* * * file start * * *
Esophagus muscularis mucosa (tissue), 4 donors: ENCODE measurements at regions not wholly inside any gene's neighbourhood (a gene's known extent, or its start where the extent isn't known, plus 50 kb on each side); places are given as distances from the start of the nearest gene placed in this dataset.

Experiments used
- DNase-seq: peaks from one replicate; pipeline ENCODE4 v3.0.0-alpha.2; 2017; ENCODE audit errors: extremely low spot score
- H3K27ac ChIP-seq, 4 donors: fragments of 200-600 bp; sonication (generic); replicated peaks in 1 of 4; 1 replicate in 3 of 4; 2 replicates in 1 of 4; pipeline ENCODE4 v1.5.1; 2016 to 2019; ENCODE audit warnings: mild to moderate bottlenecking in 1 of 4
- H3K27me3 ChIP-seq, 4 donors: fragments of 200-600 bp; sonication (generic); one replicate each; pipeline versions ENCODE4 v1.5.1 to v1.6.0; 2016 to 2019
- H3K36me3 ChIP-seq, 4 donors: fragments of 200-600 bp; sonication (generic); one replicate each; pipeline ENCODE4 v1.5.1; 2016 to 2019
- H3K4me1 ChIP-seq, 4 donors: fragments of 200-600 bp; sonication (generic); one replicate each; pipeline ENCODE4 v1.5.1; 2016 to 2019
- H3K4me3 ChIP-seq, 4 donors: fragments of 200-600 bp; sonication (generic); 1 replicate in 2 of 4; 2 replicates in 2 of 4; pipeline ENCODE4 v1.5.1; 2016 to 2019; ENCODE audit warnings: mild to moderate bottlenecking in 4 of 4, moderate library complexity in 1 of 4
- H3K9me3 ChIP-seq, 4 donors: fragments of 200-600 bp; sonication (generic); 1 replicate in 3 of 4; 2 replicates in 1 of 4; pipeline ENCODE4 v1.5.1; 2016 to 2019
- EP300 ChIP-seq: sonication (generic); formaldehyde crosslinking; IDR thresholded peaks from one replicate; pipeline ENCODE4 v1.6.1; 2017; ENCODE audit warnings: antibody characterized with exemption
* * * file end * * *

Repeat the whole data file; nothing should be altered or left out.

Esophagus muscularis mucosa (tissue), 4 donors: ENCODE measurements at regions not wholly inside any gene's neighbourhood (a gene's known extent, or its start where the extent isn't known, plus 50 kb on each side); places are given as distances from the start of the nearest gene placed in this dataset.

Experiments used
- DNase-seq: peaks from one replicate; pipeline ENCODE4 v3.0.0-alpha.2; 2017; ENCODE audit errors: extremely low spot score
- H3K27ac ChIP-seq, 4 donors: fragments of 200-600 bp; sonication (generic); replicated peaks in 1 of 4; 1 replicate in 3 of 4; 2 replicates in 1 of 4; pipeline ENCODE4 v1.5.1; 2016 to 2019; ENCODE audit warnings: mild to moderate bottlenecking in 1 of 4
- H3K27me3 ChIP-seq, 4 donors: fragments of 200-600 bp; sonication (generic); one replicate each; pipeline versions ENCODE4 v1.5.1 to v1.6.0; 2016 to 2019
- H3K36me3 ChIP-seq, 4 donors: fragments of 200-600 bp; sonication (generic); one replicate each; pipeline ENCODE4 v1.5.1; 2016 to 2019
- H3K4me1 ChIP-seq, 4 donors: fragments of 200-600 bp; sonication (generic); one replicate each; pipeline ENCODE4 v1.5.1; 2016 to 2019
- H3K4me3 ChIP-seq, 4 donors: fragments of 200-600 bp; sonication (generic); 1 replicate in 2 of 4; 2 replicates in 2 of 4; pipeline ENCODE4 v1.5.1; 2016 to 2019; ENCODE audit warnings: mild to moderate bottlenecking in 4 of 4, moderate library complexity in 1 of 4
- H3K9me3 ChIP-seq, 4 donors: fragments of 200-600 bp; sonication (generic); 1 replicate in 3 of 4; 2 replicates in 1 of 4; pipeline ENCODE4 v1.5.1; 2016 to 2019
- EP300 ChIP-seq: sonication (generic); formaldehyde crosslinking; IDR thresholded peaks from one replicate; pipeline ENCODE4 v1.6.1; 2017; ENCODE audit warnings: antibody characterized with exemption